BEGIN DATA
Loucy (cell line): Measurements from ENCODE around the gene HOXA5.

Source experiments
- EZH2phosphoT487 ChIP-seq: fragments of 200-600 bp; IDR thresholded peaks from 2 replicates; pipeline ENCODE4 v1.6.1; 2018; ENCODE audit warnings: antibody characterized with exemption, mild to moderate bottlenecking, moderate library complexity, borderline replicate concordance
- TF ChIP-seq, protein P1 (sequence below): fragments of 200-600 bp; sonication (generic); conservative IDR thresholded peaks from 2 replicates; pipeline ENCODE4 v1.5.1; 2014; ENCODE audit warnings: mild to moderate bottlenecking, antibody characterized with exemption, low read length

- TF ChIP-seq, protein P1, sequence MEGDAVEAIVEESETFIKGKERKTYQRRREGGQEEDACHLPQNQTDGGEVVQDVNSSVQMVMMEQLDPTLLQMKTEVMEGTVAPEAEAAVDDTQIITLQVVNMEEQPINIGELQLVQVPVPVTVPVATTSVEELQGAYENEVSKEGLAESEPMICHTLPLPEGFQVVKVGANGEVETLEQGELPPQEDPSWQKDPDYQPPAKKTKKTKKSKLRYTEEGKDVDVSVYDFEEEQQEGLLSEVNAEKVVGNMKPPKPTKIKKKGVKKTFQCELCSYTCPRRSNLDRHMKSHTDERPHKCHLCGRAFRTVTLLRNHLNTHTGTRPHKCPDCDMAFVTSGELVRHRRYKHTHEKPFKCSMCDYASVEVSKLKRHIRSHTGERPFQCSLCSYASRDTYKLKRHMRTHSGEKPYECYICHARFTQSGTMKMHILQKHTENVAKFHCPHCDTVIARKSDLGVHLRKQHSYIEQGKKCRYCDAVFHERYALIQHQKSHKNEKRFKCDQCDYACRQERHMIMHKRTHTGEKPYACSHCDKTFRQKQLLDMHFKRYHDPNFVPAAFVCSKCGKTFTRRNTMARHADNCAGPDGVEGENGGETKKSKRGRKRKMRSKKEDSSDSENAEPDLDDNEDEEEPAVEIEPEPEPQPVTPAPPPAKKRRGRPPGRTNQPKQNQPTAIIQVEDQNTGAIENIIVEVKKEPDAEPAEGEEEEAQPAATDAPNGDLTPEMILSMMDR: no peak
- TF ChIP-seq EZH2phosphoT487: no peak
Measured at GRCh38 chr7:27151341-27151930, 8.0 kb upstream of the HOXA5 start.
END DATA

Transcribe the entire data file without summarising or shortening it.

Loucy (cell line): Measurements from ENCODE around the gene HOXA5.

Source experiments
- EZH2phosphoT487 ChIP-seq: fragments of 200-600 bp; IDR thresholded peaks from 2 replicates; pipeline ENCODE4 v1.6.1; 2018; ENCODE audit warnings: antibody characterized with exemption, mild to moderate bottlenecking, moderate library complexity, borderline replicate concordance
- TF ChIP-seq, protein P1 (sequence below): fragments of 200-600 bp; sonication (generic); conservative IDR thresholded peaks from 2 replicates; pipeline ENCODE4 v1.5.1; 2014; ENCODE audit warnings: mild to moderate bottlenecking, antibody characterized with exemption, low read length

- TF ChIP-seq, protein P1, sequence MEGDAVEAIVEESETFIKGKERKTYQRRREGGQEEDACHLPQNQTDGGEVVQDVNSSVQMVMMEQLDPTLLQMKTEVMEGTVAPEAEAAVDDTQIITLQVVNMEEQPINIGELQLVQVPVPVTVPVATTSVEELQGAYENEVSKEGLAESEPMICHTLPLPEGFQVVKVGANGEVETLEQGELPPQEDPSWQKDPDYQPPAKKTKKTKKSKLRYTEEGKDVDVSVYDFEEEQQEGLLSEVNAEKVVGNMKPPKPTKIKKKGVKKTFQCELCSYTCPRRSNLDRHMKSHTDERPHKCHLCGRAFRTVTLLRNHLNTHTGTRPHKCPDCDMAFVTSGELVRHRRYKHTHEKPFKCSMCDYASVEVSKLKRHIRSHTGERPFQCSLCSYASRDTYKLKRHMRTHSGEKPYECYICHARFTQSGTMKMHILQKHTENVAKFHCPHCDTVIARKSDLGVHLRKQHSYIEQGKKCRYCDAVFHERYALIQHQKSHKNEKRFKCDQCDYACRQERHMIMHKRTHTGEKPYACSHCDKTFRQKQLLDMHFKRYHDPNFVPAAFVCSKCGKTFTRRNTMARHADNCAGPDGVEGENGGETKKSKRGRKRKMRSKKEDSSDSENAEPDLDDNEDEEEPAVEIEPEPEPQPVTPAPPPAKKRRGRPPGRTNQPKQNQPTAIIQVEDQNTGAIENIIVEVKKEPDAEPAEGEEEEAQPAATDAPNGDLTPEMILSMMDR: no peak
- TF ChIP-seq EZH2phosphoT487: no peak
Measured at GRCh38 chr7:27151341-27151930, 8.0 kb upstream of the HOXA5 start.